Archaeologists working at the BD 1 site wondered how their new stone tool discovery fit into this increasingly complex picture. What they found was that not only were these new tools the oldest artifacts yet ascribed to the "Oldowan," a technology originally named after finds from Olduvai Gorge in Tanzania, but also were distinct from tools made by chimpanzees, monkeys or even earlier human ancestors.

    "We expected to see some indication of an evolution from the Lomekwian to these earliest Oldowan tools. Yet when we looked closely at the patterns, there was very little connection to what is known from older archaeological sites or to the tools modern primates are making," said Will Archer of the Max Planck Institute for Evolutionary Anthropology in Leipzig and the University of Cape Town.

    The major differences appear to be the ability for our ancestors to systematically chip off smaller sharp-edged tools from larger nodules of stone. Chimpanzees and monkeys generally use tools for percussive activities, to hammer and bash food items like nuts and shellfish, which seems to have been the case with the 3.3 million year old Lomekwian tools as well.

    Something changed by 2.6 million years ago, and our ancestors became more accurate and skilled at striking the edge of stones to make tools. The BD 1 artifacts captures this shift.

    It appears that this shift in tool making occurred around the same time that our ancestor's teeth began to change. This can be seen in the Homo jaw from Ledi-Geraru. As our ancestors began to process food prior to eating using using stone tools, we start to see a reduction in the size of their teeth. Our technology and biology were intimately intertwined even as early as 2.6 million years ago.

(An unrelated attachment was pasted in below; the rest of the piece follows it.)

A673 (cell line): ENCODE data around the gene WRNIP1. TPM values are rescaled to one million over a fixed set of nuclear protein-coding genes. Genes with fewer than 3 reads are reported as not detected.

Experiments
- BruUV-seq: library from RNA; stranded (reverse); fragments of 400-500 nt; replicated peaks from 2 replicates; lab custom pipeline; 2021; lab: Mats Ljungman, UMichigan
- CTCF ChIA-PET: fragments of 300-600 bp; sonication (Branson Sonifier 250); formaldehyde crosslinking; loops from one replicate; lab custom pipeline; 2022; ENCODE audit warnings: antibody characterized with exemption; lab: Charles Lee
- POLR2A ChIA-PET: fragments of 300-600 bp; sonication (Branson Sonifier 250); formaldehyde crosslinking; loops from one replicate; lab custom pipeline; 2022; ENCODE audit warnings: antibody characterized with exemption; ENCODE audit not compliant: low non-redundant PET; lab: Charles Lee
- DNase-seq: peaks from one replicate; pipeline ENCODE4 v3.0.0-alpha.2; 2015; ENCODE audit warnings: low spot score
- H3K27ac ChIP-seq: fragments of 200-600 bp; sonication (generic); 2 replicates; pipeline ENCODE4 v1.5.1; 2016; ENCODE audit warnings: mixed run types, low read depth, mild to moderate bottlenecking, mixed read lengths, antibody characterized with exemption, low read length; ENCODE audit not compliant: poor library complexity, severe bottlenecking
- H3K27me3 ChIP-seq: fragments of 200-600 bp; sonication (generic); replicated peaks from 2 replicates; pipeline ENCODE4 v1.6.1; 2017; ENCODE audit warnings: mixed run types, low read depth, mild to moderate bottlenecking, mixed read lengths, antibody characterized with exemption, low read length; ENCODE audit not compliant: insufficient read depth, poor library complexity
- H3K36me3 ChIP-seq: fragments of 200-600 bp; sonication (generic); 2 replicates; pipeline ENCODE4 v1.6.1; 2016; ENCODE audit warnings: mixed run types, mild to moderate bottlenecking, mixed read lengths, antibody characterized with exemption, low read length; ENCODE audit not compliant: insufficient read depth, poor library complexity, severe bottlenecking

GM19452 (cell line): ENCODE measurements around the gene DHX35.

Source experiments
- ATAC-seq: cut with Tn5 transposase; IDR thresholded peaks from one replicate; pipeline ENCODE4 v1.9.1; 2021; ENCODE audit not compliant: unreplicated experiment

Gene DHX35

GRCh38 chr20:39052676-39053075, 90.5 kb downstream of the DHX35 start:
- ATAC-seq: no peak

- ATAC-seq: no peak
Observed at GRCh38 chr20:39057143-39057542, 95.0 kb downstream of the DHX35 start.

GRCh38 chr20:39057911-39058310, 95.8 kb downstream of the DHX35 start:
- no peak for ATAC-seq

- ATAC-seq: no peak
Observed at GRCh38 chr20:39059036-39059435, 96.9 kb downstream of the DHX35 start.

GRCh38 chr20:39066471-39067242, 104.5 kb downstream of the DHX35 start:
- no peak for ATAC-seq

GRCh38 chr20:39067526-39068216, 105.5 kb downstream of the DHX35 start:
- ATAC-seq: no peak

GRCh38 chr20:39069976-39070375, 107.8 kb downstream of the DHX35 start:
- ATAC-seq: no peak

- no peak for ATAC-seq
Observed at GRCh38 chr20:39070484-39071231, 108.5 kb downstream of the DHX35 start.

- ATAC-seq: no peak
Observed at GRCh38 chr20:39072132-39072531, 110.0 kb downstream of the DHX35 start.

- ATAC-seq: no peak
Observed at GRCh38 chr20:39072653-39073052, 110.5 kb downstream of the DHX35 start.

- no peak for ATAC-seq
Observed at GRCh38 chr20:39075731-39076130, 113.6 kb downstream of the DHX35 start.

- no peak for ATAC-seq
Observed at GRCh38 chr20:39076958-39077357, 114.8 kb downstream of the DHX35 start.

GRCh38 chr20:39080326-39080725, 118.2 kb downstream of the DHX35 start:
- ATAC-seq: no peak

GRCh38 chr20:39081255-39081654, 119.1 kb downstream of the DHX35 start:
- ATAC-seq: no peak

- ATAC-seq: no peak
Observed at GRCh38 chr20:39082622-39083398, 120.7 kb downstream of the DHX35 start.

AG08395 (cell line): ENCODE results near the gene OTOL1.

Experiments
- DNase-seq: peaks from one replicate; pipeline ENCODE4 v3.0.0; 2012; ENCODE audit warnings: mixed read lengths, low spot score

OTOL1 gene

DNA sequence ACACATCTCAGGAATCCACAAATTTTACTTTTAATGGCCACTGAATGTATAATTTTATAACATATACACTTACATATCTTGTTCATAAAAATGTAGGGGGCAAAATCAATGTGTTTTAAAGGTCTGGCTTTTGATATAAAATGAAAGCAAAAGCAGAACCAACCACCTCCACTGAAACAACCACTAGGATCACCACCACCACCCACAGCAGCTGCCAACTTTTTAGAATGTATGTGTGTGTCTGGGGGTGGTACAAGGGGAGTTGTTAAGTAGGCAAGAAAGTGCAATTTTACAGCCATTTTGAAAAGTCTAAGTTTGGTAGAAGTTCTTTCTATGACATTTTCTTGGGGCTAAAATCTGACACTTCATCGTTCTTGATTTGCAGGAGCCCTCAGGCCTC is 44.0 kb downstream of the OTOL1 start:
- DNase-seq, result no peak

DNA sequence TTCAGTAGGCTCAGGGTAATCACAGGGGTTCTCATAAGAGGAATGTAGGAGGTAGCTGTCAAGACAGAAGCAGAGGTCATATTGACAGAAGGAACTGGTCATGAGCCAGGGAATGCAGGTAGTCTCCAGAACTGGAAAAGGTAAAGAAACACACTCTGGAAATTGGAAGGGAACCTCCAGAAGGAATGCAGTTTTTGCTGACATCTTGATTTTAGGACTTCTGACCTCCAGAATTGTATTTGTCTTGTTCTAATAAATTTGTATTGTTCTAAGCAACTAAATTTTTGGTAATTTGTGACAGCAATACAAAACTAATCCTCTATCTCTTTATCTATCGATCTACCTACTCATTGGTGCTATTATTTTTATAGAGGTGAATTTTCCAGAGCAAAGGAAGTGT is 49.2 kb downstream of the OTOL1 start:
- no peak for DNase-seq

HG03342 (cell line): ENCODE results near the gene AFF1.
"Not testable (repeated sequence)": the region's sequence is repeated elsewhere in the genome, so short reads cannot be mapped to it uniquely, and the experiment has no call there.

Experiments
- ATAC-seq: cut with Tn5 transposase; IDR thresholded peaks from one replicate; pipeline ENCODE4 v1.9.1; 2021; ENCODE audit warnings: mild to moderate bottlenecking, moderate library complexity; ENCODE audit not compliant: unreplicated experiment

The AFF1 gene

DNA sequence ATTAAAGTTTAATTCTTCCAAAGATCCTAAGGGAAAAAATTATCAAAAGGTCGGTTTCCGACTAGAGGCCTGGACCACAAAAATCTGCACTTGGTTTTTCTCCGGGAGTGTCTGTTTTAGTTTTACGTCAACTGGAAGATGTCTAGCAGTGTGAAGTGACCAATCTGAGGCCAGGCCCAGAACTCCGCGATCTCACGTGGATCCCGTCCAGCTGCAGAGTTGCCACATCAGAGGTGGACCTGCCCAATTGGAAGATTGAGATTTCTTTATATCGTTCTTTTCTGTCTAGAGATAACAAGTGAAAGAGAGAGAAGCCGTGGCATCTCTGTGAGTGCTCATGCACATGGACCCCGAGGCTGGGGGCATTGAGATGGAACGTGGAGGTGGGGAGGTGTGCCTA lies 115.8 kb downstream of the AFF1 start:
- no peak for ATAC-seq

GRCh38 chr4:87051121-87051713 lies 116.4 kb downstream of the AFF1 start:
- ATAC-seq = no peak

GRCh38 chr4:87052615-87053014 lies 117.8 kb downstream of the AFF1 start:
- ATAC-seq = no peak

The lack of clear connections with earlier stone tool technology suggests that tool use was invented multiple times in the past.

    David Braun, an archaeologist with George Washington University and the lead author on the paper, noted, "Given that primate species throughout the world routinely use stone hammers to forage for new resources, it seems very possible that throughout Africa many different human ancestors found new ways of using stone artifacts to extract resources from their environment. If our hypothesis is correct then we would expect to find some type of continuity in artifact form after 2.6 million years ago, but not prior to this time period. We need to find more sites."

    By 2.6 million years ago, there appears to be a long-term investment in tool use as part of the human condition.

    Continued field investigations at the Ledi-Geraru project area are already producing more insights into the patterns of behavior in our earliest ancestors. New sites have already been found, and the Ledi-Geraru team will begin excavating them this year.

    This research was supported by the United States National Science Foundation and the John Templeton Foundation.